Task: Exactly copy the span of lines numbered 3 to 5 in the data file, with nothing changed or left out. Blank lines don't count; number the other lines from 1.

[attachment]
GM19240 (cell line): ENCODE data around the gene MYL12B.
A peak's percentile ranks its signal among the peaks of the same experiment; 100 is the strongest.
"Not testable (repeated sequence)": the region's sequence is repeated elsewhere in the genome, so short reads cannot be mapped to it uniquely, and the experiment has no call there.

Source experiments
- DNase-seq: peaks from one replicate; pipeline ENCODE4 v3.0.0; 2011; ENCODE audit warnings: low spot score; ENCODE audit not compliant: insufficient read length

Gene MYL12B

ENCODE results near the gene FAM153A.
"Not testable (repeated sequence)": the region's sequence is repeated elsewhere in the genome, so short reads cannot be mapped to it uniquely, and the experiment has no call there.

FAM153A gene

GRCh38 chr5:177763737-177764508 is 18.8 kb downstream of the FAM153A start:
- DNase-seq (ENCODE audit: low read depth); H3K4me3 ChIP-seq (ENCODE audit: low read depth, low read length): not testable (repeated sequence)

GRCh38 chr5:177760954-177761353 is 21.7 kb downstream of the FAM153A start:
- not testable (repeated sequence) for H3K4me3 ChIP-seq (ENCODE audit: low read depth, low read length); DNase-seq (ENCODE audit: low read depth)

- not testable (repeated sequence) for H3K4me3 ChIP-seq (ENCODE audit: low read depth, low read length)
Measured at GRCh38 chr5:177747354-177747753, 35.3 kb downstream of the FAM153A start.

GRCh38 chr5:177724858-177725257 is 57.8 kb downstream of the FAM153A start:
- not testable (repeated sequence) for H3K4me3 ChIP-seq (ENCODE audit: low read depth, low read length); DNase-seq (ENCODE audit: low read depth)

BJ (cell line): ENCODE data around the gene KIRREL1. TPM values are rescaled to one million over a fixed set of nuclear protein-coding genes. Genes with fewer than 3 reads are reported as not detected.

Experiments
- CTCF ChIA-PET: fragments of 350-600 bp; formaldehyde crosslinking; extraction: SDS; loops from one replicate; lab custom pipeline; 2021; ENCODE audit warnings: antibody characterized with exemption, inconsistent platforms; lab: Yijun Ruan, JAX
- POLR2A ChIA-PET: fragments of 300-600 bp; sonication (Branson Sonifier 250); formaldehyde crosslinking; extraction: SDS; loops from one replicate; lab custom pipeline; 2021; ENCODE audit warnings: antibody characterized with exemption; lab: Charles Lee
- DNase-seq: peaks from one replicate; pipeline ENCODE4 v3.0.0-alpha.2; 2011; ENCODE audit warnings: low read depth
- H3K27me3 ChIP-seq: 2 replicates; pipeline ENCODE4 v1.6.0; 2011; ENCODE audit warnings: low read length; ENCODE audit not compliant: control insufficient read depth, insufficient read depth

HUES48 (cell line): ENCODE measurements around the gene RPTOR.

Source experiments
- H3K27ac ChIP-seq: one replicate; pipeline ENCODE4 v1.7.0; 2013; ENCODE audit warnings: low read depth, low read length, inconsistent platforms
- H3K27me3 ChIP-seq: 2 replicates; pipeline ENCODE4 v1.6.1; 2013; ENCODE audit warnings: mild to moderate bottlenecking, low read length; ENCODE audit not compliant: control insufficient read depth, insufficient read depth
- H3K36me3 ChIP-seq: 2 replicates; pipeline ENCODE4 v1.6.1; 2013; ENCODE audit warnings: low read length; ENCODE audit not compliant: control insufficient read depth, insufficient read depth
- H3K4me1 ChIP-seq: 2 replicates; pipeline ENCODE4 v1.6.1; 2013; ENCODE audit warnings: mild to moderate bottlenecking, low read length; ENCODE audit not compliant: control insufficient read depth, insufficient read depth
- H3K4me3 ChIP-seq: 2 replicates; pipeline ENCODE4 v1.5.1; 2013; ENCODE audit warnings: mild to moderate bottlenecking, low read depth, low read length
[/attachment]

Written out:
"Not testable (repeated sequence)": the region's sequence is repeated elsewhere in the genome, so short reads cannot be mapped to it uniquely, and the experiment has no call there.

Source experiments
- DNase-seq: peaks from one replicate; pipeline ENCODE4 v3.0.0; 2011; ENCODE audit warnings: low spot score; ENCODE audit not compliant: insufficient read length